For small-scale farming in Africa to be sustainable, farmers need better access to new technology, says Agnes Kalibata, president of the Alliance for a Green Revolution in Africa (Agra) in Nairobi and former Rwandan cabinet minister.
Kalibata was in Berlin to attend the Grüne Woche (Green Week), one of the world’s biggest trade fairs on agriculture, nutrition and food security. Deutsche Welle, Germany’s public international broadcaster, spoke to Kalibata and asked her how she thought farming practices could be improved for small-scale farmers in Africa.
How can food security be improved and the agricultural sector be expanded in Africa?
“From an agriculture perspective, we also look at it from an access to technology perspective. Do farmers have access to seeds? Do farmers have access to the right fertilisers? Is agriculture being financed significantly?
“Right now, we know that, of the development finance that is out there, especially in the private sector, only 4,5% is targeted for agriculture. Then there is the markets issue. From the farmers’ perspective, the bottom line would be to have access to key technologies, good seeds and good fertilisers for them to increase their yields.”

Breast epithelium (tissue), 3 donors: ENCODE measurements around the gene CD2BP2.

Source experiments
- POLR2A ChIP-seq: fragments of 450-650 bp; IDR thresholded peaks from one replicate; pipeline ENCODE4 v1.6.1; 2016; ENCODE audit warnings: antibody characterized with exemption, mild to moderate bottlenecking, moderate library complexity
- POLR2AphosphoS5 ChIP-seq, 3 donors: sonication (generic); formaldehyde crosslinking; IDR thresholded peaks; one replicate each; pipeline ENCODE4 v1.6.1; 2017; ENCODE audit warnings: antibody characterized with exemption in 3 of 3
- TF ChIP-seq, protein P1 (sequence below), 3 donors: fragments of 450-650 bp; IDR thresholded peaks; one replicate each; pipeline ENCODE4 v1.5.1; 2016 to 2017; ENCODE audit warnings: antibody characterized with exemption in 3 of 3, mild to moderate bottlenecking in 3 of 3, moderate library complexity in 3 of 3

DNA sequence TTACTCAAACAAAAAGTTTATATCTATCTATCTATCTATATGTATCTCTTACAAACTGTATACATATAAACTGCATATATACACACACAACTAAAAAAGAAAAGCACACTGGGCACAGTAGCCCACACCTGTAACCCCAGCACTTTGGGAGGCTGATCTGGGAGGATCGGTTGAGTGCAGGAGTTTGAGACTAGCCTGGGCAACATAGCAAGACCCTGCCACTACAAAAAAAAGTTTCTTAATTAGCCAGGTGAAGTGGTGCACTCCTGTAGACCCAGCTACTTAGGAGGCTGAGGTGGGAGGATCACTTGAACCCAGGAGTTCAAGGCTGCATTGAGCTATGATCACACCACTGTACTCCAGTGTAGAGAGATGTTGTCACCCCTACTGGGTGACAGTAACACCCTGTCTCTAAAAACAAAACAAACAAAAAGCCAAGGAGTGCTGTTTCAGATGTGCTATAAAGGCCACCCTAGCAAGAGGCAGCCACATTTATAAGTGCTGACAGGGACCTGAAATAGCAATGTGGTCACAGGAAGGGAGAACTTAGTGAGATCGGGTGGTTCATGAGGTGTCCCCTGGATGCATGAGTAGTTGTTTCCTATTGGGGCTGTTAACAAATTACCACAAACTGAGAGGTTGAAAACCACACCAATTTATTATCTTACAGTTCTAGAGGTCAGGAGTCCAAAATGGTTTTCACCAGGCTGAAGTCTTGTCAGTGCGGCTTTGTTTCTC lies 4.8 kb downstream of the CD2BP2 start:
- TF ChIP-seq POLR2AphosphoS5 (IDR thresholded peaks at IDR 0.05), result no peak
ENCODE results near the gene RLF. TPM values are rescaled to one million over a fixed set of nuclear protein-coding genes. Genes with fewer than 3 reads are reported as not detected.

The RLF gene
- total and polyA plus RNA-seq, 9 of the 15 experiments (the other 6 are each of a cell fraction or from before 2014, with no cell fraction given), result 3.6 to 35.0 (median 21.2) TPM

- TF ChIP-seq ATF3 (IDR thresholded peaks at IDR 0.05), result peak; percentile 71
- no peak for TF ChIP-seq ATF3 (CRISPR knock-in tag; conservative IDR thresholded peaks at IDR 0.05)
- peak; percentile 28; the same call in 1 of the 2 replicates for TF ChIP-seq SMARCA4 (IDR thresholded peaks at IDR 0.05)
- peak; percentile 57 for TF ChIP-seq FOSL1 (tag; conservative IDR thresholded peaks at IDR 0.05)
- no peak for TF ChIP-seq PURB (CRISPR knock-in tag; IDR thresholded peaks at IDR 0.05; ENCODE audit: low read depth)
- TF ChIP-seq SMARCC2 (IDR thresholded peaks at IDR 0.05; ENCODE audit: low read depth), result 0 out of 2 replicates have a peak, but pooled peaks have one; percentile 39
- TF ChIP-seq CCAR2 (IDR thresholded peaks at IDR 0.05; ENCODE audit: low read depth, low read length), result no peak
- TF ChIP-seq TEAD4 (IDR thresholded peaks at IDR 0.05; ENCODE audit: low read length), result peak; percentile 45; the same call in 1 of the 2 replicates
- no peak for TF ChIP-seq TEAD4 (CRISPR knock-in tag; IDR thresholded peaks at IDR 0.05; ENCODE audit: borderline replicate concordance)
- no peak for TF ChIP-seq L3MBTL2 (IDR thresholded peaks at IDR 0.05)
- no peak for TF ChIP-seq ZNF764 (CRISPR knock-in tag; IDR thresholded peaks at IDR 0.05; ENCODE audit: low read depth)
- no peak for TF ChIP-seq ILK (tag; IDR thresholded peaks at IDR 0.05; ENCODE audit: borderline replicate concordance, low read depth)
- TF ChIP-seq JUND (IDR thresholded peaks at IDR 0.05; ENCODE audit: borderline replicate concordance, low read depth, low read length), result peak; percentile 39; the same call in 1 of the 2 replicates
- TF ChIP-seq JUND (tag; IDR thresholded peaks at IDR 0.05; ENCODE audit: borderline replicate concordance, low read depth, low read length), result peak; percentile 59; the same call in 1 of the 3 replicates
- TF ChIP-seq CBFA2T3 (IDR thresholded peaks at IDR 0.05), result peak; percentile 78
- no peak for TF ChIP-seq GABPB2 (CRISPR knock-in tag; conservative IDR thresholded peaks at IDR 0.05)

So, if you look at small-scale farmers in Africa, how could they get this kind of access?
“We are looking at companies that are actually able to have seeds that are suitable for the kind of environments where these farmers are working. We are looking at businesses that can move fertilisers from wherever they are being produced to near these farmers.
“So, farmers are already accessing input to some extent – but a very limited extent, less than 20%. From a research and development perspective, we are trying to open up that space to ensure that farmers who are being stressed from a climate change perspective have the right seeds to be able to deal with that and to produce.”
What role can international companies play in the agriculture sector in Africa? What role should they play?
“Firstly, companies have the capacity to invest, so they can invest in innovations that are more appropriate. Secondly, work to invest in these very environments with financial institutions and build partnerships that allow access to resources for these communities as well. Because if you are involved in those specific communities and if you are willing to invest in them, it also allows resources, as well as people who are trading or doing business with resources, to come closer.” – All Africa